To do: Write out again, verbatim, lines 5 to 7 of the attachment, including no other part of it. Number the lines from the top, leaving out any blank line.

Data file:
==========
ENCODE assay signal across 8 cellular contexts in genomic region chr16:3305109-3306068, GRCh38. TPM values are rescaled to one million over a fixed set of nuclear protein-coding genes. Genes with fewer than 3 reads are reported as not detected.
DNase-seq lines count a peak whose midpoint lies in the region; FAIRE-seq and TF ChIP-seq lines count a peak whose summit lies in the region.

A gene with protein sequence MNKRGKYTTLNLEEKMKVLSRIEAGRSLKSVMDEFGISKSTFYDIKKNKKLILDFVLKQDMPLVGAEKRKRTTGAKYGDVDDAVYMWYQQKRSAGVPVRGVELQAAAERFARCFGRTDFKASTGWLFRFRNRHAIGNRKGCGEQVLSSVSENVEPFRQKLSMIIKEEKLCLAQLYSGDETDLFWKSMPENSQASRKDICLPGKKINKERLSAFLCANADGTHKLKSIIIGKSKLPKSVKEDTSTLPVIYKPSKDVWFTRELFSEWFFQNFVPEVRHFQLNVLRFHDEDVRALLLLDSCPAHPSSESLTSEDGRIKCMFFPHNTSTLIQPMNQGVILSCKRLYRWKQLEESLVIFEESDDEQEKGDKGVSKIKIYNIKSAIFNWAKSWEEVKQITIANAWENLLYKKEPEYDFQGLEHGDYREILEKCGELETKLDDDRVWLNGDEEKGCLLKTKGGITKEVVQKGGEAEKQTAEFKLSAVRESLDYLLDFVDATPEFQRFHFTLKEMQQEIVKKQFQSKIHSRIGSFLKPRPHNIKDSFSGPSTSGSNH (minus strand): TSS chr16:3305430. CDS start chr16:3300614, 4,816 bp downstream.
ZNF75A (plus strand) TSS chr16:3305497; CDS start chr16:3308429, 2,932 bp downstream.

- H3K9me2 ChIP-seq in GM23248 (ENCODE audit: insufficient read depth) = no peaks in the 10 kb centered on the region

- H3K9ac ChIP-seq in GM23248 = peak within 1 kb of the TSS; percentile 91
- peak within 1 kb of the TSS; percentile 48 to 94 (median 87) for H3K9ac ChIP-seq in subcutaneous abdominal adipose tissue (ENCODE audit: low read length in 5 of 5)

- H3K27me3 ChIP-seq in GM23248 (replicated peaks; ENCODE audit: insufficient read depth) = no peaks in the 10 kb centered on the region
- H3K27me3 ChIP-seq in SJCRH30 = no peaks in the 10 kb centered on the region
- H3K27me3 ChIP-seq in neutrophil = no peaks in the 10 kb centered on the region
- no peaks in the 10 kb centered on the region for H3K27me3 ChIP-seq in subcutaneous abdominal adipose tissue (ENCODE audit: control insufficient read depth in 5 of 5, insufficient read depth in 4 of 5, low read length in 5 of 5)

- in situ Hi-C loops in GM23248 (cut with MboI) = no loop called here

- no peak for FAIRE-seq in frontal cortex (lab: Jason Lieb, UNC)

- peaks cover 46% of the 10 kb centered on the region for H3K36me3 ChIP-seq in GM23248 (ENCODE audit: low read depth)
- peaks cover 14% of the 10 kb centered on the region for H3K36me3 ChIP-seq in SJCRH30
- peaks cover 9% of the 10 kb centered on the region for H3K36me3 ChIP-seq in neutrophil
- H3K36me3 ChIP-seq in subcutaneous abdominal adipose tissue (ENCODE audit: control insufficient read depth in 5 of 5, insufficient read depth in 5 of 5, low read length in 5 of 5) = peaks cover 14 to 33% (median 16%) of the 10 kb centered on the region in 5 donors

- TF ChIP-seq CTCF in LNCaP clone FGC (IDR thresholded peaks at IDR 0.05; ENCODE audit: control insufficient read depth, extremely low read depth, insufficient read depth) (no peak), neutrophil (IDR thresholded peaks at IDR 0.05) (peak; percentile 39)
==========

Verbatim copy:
- H3K9me2 ChIP-seq in GM23248 (ENCODE audit: insufficient read depth) = no peaks in the 10 kb centered on the region

- H3K9ac ChIP-seq in GM23248 = peak within 1 kb of the TSS; percentile 91
- peak within 1 kb of the TSS; percentile 48 to 94 (median 87) for H3K9ac ChIP-seq in subcutaneous abdominal adipose tissue (ENCODE audit: low read length in 5 of 5)